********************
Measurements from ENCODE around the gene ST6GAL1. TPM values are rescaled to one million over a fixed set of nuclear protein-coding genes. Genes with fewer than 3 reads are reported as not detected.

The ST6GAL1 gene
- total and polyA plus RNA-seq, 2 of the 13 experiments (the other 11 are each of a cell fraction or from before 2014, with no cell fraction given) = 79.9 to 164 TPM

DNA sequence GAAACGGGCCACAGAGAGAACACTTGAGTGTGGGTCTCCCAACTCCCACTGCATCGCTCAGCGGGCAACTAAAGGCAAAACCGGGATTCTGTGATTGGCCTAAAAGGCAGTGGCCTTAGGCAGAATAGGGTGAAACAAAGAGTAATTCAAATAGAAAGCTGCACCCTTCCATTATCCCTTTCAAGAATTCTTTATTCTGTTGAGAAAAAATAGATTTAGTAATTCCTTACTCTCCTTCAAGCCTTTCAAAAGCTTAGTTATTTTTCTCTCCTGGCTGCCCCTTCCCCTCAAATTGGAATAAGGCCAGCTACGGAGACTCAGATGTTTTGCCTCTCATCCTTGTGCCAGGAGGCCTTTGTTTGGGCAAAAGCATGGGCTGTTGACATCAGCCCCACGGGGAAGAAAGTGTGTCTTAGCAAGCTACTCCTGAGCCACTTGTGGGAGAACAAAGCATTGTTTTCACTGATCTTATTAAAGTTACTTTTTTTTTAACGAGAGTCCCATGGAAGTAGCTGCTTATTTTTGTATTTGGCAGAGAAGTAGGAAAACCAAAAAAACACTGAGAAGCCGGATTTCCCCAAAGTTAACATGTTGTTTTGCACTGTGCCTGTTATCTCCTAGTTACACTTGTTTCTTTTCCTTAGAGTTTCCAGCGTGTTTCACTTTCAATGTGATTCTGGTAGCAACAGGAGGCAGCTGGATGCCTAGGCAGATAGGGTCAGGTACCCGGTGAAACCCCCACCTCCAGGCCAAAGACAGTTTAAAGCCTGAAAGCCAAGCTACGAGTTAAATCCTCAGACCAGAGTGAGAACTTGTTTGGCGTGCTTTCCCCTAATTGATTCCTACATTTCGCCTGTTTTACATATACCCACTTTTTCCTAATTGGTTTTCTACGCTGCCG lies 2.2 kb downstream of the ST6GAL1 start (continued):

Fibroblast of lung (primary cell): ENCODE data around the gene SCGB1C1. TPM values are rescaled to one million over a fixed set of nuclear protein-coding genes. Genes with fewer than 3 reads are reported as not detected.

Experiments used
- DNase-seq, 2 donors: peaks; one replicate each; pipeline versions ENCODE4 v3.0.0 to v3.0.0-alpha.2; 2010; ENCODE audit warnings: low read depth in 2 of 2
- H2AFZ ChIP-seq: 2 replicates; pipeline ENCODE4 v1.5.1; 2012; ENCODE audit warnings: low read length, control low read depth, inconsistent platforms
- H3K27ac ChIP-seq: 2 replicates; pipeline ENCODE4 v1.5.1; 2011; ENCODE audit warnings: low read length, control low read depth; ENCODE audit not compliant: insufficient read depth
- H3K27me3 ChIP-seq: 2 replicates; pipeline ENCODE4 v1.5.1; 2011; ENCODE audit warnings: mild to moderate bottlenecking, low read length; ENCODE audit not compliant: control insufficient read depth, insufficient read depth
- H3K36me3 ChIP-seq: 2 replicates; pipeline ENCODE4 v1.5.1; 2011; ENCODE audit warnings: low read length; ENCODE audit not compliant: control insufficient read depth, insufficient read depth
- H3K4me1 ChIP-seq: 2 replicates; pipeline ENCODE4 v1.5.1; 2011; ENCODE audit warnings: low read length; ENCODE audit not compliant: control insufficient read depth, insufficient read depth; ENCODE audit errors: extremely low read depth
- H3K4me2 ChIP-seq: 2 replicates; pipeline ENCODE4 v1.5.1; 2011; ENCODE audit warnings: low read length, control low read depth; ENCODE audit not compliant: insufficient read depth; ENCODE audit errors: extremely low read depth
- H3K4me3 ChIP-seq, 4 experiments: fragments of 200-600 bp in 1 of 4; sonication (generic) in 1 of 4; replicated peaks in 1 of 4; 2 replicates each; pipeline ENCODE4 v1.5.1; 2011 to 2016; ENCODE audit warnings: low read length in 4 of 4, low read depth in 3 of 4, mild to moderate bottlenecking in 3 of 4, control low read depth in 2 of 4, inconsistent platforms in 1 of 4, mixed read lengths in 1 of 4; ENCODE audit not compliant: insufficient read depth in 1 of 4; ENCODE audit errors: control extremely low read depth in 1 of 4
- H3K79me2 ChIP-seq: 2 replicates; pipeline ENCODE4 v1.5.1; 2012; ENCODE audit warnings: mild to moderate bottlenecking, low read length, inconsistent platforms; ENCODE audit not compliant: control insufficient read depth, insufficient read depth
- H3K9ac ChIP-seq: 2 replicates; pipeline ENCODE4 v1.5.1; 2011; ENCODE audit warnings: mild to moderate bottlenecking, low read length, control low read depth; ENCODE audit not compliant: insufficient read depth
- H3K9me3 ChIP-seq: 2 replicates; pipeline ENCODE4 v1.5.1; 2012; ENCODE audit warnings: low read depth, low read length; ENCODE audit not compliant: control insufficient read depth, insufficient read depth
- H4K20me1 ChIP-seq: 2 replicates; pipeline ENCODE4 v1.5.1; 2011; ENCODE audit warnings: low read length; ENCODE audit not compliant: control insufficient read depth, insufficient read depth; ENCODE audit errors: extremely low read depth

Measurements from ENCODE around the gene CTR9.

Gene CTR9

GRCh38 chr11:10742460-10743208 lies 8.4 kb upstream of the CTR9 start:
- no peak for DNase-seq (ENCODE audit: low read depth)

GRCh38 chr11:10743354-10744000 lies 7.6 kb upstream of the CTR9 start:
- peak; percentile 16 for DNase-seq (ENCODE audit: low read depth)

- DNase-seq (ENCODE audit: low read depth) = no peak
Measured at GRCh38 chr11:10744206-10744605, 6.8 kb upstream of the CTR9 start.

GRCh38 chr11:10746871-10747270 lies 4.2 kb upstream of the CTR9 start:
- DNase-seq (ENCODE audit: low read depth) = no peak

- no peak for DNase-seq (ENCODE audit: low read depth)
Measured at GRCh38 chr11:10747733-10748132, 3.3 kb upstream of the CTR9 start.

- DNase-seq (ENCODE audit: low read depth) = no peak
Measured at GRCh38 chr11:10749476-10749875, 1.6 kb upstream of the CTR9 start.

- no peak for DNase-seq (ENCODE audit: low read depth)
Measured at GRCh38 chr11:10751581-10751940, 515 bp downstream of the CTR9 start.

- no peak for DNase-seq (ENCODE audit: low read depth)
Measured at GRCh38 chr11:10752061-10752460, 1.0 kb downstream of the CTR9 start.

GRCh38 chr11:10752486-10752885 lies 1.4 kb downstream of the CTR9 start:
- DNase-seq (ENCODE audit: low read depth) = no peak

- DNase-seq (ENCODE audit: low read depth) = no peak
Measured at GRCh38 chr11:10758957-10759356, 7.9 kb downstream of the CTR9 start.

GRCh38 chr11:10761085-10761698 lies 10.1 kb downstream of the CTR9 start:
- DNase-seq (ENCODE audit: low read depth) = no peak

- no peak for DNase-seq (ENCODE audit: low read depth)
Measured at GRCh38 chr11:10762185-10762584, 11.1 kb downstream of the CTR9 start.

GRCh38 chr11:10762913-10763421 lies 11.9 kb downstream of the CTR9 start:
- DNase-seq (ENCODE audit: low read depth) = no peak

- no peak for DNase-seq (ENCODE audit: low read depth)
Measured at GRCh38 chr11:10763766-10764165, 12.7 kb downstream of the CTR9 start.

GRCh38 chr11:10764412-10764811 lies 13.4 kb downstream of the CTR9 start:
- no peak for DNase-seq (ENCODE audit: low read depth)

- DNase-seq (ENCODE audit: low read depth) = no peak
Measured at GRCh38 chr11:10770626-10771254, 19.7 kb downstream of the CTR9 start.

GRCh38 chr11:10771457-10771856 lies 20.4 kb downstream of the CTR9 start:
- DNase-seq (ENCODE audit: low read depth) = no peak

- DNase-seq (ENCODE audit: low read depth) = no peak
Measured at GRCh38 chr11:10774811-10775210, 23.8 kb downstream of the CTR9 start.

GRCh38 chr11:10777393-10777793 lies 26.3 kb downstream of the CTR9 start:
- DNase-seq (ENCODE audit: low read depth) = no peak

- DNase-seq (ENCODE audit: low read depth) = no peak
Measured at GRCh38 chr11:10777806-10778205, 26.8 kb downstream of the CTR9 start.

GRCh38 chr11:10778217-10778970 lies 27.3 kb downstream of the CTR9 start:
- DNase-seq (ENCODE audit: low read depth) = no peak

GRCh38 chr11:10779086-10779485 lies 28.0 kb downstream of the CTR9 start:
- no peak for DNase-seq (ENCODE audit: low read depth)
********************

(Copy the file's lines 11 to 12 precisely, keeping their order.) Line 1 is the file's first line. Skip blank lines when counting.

- H3K36me3 ChIP-seq: 2 replicates; pipeline ENCODE4 v1.5.1; 2011; ENCODE audit warnings: low read length; ENCODE audit not compliant: control insufficient read depth, insufficient read depth
- H3K4me1 ChIP-seq: 2 replicates; pipeline ENCODE4 v1.5.1; 2011; ENCODE audit warnings: low read length; ENCODE audit not compliant: control insufficient read depth, insufficient read depth; ENCODE audit errors: extremely low read depth